In partnership with Wide Awake
Billing itself as “a celebration of independent music and counterculture”, Wide Awake has occupied Brockwell Park – a chunky expanse of park between south London’s Brixton and Herne Hill – since 2021. Though the festival’s “counterculture” credentials feel a little more dubious (the expensive, Brewdog-stocked bars, and various other big brand presences around the site hardly scream rebellion) it’s certainly true that Wide Awake succeeds in pulling together a completely unique bill that stands out in a very crowded field. Alongside more established alternative acts like Jockstrap, Daniel Avery, Viagra Boys, and Black Country, New Road, there are plenty of genuinely brilliant surprises: from Polish techno artist VTSS to the Belarus’ Russian-language post-punks Molchat Doma.
On the main stage, Blondshell brings her wry-witted take on grunge to a sun-soaked crowd, opening with the spiny ‘Veronica Mars’ before plunging into last month’s self-titled debut album. An understated, unshowy performer Sabrina Teitelbaum lets her smarting one-liners do the talking (case in point, ‘Sepsis’’ opening line: “I’m going back to him, I know my therapist’s pissed / We both know he’s a dick”). Across the park, Moth Club’s tent is overflowing with punters for Cola – the knotty new post-punk band of former Ought members Tim Darcy and Ben Stidworthy. Their angular debut record ‘Deep In View’ comes into its own live.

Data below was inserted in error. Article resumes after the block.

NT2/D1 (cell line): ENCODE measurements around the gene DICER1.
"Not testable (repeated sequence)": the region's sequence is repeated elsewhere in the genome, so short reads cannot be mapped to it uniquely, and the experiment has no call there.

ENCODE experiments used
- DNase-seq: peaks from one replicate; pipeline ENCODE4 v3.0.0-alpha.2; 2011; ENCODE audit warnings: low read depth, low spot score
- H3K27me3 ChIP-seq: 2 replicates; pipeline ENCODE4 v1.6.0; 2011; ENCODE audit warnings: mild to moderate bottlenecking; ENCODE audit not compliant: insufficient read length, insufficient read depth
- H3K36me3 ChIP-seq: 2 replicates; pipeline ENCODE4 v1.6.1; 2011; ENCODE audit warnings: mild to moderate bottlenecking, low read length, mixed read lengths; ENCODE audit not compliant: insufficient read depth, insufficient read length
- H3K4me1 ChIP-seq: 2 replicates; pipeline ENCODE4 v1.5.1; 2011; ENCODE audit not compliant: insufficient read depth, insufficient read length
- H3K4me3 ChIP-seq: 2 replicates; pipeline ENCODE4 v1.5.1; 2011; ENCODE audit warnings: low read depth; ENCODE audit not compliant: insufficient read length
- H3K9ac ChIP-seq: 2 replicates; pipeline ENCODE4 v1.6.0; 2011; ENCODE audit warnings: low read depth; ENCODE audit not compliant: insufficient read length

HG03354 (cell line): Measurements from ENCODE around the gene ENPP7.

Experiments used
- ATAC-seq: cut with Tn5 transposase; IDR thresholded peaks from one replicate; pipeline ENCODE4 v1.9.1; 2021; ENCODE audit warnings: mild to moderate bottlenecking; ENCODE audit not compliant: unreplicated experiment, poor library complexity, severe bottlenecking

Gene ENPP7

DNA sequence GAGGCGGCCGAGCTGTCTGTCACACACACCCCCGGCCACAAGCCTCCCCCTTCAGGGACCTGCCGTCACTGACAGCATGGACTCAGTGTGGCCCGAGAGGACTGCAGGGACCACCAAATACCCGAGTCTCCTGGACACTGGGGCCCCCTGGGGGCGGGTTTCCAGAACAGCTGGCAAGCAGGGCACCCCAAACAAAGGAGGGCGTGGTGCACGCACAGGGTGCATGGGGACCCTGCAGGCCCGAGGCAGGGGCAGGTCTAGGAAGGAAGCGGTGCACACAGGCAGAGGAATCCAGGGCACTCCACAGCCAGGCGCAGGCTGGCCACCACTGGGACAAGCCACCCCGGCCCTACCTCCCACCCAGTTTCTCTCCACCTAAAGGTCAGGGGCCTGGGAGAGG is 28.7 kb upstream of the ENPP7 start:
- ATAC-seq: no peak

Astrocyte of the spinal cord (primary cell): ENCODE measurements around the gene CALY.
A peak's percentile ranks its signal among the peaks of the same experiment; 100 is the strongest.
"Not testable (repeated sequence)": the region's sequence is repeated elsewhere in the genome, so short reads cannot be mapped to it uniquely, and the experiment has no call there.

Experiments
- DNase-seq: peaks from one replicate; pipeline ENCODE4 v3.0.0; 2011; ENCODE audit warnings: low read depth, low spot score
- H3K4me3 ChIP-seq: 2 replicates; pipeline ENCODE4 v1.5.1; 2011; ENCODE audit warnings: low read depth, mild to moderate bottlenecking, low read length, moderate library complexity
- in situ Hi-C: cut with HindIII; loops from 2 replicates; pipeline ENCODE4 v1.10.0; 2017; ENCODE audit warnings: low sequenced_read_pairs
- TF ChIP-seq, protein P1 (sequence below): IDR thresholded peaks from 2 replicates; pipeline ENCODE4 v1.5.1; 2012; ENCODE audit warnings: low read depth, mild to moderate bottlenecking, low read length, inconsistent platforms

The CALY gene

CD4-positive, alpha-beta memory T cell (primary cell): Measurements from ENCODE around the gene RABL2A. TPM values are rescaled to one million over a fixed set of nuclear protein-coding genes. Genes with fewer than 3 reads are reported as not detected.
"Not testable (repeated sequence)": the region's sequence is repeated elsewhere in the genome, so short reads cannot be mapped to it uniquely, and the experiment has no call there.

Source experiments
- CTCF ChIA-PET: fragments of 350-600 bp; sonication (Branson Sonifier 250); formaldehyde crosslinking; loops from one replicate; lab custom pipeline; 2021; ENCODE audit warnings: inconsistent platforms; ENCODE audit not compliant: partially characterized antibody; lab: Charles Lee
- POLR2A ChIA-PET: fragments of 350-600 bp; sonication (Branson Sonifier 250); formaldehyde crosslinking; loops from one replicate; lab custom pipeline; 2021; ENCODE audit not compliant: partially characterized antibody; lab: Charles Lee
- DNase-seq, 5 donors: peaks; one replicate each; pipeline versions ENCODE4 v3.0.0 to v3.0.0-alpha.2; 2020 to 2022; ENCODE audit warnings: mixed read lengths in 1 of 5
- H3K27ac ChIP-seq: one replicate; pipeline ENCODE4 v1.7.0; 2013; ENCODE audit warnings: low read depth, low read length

Back at the Wide Awake stage, Grammy-winner Arooj Aftab shifts things up with a mesmerising early-afternoon set. The Pakistan-born and Brooklyn-based composer, singer and producer’s compositions are beautiful and tinged with sorrow, drawing on jazz, and traditional folk with a touch of modern classical for good measure. Despite her set being located in the middle of several huge clashes, Tirzah initially pulls a huge crowd at Moth Club – but a mass exodus follows due to the incredibly poor sound.
On the festival’s biggest stage, Alex G has an easy and entertaining presence, with a set that mostly focuses on 2022’s ‘God Save The Animals’. The cherry on top of the indie-rock cake, though, is an understated surprise appearance by Wide Awake headliner Caroline Polachek, singing backing vocals on ‘Mission’. A couple more curveball moments like this might’ve been welcome in a steady set that gets Brockwell Park swaying.
At Village Underground’s stage – the de facto destination for dance – Oneohtrix Point Never delves into meditative electronic soundscapes before Joy Orbison takes proceedings in a more playful direction. It all leads the way nicely to Shygirl, who’s in impeccable form. Prepared with an abundance of confetti, retro Word Art video screens and a BSL interpreter who appears to be having the time of her life signing along to ‘Coochie (a bedtime story)’ and ‘Shlut’, Blane Muise also brings out collaborator Deto Black for their ‘Nymph_o’ remix of ‘Nike’.
Closing things out is a task left to Polachek, and her backdrop full of mountain slopes. They give her stage the vague feel of a school play, or the travelling set for a roving production of The Sound of Music. Vocally, she is sublime, effortlessly flying up the octaves of ‘Sunset’ and ‘Ocean Of Tears’, and beaming as ‘Bunny is a Rider’ and ‘So Hot You’re Hurting My Feelings’ set the whole field ablaze.
Throughout, Polachek seems humbled by her first ever turn as a festival headliner. It’s true that she’s never really had an opportunity like this before. Less established than some of the other names on the bill, with just two albums to her name and a slight back catalogue of left-field, slightly niche pop, it feels like a bold booking decision. It’s also a commendable one that pays off in spades; she nails this huge milestone moment.